Seven minutes before halftime of the conference final a time when fans and players of the home team get a bit nervous as the goalless minutes drag on, Twellman got his head on a deflected cross and as the ball dropped, he slashed it into the net with the most spectacular play in soccer. New England held that 1-0 lead to the end.
He scored 16 goals this season to bring his regular season total to 91 and the bike marked his ninth in all-time playoff competition. His gritty, selfless determination is an ideal complement to the wiles and finesse of frontline partner Pat Noonan, who totaled seven goals and four assists in 27 games (21 starts).
Says Revs coach Steve Nicol, "They're completely different players. Taylor's just a guy who wants the ball in the box and he'll get on the end of it. As far as matching up with who they have in the back, he's not bothered. He'll go through a brick wall to try to get on the end of a cross.
"With Pat Noonan, he'll come and show up and collect it just outside the box. He's one of the guys who looks to assist as much as score hisself. I think we match up pretty well."
Nicol can supplement that formidable pair of native St. Louisians with rookie Adam Cristman, who started a few games early in the season in place of Noonan. His production tailed off after a strong start, but he's strong on the ball and his passing has improved during the season. He finished with four goals and four assists while starting half of his 28 appearances.
Speaking of bikes ....
Last year, Brian Ching nailed a cross out of the air for a spectacular bike against D.C. United. In case you've forgotten, he also scored the overtime equalizer that matched a Twellman strike just a minute before in MLS Cup 2006, and hit a successful penalty kick in the shootout by which Houston claimed the title.
He broke a long scoreless drought - since Aug. 19 - with a pair of goals in Houston's 4-1 rout of FC Dallas in the conference semifinals, but a calf injury suffered during the Dynamo's 2-0 defeat of Kansas City last weekend will probably rule him out of the championship game.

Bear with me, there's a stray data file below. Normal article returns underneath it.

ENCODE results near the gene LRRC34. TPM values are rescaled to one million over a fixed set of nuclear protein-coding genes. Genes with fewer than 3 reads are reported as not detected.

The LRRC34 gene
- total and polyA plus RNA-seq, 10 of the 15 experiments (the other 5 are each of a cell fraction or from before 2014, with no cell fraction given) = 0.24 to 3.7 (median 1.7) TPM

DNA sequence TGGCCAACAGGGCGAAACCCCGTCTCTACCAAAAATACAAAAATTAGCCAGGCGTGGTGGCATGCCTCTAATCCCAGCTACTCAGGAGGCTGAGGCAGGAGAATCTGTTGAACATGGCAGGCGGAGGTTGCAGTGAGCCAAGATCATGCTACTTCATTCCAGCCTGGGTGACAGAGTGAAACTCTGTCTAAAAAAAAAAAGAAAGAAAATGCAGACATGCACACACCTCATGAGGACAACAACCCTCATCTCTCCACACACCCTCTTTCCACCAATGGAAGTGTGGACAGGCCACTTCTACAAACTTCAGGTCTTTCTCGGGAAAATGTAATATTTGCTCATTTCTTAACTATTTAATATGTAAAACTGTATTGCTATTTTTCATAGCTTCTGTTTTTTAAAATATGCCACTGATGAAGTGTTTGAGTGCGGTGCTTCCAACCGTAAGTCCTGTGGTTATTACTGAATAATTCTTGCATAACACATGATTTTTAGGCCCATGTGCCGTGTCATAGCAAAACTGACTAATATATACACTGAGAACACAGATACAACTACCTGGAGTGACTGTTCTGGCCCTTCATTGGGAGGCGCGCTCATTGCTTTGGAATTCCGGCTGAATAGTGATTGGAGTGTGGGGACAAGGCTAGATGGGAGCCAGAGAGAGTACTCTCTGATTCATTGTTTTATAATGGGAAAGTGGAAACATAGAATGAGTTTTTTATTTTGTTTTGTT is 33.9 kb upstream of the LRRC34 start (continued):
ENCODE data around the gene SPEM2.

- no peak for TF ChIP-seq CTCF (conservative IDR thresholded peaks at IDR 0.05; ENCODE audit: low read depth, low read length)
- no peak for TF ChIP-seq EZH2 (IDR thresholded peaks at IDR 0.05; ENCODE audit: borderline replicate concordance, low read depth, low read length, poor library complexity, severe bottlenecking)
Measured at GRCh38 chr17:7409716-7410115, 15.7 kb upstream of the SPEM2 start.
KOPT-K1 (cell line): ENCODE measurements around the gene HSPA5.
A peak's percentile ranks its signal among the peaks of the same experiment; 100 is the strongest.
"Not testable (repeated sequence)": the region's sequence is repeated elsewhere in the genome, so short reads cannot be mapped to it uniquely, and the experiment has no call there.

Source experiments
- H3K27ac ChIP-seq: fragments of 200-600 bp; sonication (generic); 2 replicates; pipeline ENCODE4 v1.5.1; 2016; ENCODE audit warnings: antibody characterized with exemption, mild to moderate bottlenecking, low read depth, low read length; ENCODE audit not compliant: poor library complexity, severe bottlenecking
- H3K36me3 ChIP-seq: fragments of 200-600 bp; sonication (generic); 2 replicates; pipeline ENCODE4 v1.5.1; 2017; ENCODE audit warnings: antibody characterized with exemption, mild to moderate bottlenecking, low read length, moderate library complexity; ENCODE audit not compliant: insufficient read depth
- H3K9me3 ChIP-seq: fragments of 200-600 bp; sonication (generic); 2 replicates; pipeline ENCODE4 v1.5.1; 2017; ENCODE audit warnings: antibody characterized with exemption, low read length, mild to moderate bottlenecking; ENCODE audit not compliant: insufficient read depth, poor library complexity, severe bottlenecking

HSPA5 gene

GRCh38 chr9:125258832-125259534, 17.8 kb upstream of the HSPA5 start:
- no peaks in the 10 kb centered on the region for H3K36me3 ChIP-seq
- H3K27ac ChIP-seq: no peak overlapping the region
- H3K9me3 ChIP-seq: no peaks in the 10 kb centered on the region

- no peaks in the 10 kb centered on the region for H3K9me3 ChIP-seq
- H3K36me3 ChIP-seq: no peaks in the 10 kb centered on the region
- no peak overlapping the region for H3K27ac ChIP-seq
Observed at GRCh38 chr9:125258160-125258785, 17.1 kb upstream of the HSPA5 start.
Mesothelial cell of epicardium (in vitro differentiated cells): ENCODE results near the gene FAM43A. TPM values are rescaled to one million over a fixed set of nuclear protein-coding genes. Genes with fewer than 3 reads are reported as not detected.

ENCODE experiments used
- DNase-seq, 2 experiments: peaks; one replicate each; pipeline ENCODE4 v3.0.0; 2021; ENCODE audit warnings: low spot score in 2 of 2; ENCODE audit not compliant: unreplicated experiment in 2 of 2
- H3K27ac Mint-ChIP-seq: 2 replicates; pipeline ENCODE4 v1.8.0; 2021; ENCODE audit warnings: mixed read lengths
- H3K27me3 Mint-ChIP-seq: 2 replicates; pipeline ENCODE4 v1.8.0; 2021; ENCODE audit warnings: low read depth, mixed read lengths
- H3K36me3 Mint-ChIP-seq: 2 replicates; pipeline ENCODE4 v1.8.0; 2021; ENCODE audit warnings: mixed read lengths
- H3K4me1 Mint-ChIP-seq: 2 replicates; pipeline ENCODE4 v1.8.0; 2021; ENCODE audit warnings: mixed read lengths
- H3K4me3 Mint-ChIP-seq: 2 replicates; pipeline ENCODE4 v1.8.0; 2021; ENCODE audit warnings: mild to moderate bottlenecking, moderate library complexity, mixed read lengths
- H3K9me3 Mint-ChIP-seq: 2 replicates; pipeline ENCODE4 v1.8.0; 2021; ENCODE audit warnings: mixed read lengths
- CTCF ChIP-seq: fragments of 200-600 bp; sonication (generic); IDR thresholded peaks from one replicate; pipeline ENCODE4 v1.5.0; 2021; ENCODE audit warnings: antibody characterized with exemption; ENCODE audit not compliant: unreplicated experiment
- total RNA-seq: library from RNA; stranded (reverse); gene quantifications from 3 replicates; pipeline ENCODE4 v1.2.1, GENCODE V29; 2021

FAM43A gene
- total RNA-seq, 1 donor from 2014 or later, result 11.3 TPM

Houston, though, has an even bigger target - 6-foot-3 Nate Jaqua - who tied for the team lead during the regular season with seven goals and buried a header for the winning goal in the 2-0 triumph over Kansas City in the conference final. He'll be paired by Joseph Ngwenya; both were acquired during the regular season, from Los Angeles and Columbus, respectively. Ngwenya finished tied with Ching for the team lead in goals. Jaqua was right behind with six.
"He runs the channels really well," says Ching of Ngwenya, who combines power and speed. "He's a good complement to either Nate or myself, or both of us."
Houston coach Dominic Kinnear has played Jaqua in midfield at times this season and started both he and Ching against Kansas City to exploit a height advantage. Ching's bad calf renders that strategy unusable, yet the coach believes Jaqua is more than just a tree to which balls can be lumped in the air. Matchups against Revs defender Michael Parkhurst (5-foot-11) could be productive.
"The tight confines of Robertson Stadium lend to Nate's game of attacking the ball in the box," says Kinnear. "That's not to say he only plays one way, he's very good with the ball at his feet."
Bottom line: Jaqua can replicate the Ching role of a good targetman, but having only one of them limits Kinnear's attacking substitutes. Stuart Holden, who can play midfield as well as up top, scored five goals and Chris Wondolowski netted once.
Twellman is one of the league's best forwards, Noonan's trickery and touch are troublesome, and their chemistry and cohesion usually find a way to get it done. But escaping Houston's fast, physical defense won't be easy.